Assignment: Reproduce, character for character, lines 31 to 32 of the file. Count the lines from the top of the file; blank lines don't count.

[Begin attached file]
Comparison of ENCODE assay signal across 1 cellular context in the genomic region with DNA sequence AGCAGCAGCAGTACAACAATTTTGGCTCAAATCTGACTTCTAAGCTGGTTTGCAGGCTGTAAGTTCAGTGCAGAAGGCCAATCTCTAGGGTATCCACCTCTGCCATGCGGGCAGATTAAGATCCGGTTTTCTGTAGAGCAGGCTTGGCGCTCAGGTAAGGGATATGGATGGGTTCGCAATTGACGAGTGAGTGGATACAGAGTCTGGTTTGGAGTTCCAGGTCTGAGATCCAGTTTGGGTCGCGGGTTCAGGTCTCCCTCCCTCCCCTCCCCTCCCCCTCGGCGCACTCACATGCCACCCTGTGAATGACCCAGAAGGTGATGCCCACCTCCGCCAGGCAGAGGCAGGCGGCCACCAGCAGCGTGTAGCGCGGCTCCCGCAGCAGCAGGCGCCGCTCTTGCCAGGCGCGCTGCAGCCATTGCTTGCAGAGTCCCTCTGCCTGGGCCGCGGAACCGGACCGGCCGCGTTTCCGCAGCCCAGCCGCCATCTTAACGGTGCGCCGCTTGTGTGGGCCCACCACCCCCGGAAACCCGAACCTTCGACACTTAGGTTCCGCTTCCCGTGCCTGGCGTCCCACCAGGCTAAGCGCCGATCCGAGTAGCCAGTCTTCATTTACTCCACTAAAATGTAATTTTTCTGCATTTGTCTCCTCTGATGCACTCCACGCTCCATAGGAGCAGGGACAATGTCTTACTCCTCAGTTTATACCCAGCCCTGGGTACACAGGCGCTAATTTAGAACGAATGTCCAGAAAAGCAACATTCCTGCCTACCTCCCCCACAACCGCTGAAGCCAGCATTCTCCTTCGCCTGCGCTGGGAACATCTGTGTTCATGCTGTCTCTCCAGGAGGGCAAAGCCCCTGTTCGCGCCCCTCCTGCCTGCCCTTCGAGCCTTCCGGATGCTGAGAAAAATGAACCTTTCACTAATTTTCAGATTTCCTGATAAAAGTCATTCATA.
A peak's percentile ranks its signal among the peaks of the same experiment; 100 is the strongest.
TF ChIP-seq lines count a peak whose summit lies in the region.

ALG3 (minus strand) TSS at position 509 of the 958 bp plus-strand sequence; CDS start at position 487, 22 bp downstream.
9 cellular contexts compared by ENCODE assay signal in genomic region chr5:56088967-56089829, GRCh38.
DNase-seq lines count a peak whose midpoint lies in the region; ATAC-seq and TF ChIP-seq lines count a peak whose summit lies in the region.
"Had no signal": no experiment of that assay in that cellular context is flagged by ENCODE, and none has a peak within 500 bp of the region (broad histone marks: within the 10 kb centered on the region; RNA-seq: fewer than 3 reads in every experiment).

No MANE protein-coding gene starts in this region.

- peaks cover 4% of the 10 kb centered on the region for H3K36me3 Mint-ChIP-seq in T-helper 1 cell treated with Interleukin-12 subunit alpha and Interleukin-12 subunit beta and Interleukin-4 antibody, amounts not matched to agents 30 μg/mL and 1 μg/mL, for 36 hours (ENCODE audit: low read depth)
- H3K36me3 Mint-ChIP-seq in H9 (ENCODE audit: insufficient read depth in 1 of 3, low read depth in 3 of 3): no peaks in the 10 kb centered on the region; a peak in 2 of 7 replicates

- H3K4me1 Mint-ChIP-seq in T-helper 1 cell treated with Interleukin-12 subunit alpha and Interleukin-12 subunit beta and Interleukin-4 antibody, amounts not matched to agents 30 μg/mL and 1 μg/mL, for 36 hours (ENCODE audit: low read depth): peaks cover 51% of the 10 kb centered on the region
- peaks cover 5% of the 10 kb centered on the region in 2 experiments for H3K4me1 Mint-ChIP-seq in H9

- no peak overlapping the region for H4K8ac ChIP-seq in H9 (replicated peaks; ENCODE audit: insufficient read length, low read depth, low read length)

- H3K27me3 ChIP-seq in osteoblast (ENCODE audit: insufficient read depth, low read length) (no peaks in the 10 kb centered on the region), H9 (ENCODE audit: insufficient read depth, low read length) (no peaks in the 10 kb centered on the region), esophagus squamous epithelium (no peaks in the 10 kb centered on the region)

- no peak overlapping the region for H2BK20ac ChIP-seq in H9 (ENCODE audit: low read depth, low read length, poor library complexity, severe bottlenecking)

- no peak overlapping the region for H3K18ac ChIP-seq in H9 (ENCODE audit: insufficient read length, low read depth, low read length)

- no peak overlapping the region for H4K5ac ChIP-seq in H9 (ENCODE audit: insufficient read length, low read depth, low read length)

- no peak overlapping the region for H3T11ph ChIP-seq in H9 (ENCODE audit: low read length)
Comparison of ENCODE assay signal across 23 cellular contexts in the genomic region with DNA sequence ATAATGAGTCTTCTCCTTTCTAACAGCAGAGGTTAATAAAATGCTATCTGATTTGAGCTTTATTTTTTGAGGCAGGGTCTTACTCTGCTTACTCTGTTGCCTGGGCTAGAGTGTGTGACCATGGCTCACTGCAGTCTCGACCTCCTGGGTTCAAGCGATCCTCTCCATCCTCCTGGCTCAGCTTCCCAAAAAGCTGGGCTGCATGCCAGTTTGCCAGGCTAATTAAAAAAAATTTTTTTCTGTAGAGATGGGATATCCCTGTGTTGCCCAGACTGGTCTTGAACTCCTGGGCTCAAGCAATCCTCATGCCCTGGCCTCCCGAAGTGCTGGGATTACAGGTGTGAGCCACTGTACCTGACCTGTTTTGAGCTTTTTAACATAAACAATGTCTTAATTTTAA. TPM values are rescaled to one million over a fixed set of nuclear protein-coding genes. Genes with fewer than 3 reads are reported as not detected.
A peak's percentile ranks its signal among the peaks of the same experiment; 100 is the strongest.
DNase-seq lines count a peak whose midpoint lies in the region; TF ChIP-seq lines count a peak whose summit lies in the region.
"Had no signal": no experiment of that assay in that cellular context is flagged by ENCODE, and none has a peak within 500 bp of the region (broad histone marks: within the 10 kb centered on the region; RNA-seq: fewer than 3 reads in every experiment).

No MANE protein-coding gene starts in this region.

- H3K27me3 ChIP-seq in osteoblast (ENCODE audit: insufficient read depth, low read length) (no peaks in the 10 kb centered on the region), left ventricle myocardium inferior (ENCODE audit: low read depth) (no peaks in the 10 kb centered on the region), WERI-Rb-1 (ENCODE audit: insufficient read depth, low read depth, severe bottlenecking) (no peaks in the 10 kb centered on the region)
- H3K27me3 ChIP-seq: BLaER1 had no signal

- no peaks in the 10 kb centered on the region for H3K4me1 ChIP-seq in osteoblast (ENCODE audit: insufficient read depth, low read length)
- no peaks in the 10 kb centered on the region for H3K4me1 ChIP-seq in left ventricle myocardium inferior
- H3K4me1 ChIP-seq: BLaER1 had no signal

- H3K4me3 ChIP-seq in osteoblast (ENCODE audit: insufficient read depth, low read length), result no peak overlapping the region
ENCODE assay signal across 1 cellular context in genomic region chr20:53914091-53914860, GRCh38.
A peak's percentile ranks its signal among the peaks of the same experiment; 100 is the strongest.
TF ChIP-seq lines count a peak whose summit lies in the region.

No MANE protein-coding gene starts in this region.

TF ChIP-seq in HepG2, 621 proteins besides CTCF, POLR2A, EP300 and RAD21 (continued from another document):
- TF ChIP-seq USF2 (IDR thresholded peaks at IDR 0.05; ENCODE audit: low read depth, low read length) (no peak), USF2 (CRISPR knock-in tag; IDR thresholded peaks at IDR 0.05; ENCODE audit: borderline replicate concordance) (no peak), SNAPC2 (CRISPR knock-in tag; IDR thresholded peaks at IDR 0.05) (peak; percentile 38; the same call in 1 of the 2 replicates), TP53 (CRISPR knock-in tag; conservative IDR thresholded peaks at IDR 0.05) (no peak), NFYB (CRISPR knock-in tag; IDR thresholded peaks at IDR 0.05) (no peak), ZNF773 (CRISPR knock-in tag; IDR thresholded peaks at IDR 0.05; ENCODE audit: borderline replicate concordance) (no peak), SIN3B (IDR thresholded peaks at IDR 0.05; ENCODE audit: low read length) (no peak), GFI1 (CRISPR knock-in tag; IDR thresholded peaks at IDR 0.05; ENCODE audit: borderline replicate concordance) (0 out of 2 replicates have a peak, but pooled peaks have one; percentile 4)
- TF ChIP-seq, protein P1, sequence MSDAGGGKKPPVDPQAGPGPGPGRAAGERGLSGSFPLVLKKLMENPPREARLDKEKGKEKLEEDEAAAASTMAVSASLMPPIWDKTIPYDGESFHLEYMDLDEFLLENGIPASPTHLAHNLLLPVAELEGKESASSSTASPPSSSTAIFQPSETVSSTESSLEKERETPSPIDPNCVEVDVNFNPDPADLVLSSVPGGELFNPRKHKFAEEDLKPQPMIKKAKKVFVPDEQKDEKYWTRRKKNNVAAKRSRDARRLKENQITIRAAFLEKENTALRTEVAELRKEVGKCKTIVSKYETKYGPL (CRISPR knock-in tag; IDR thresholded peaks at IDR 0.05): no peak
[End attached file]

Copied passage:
A peak's percentile ranks its signal among the peaks of the same experiment; 100 is the strongest.
TF ChIP-seq lines count a peak whose summit lies in the region.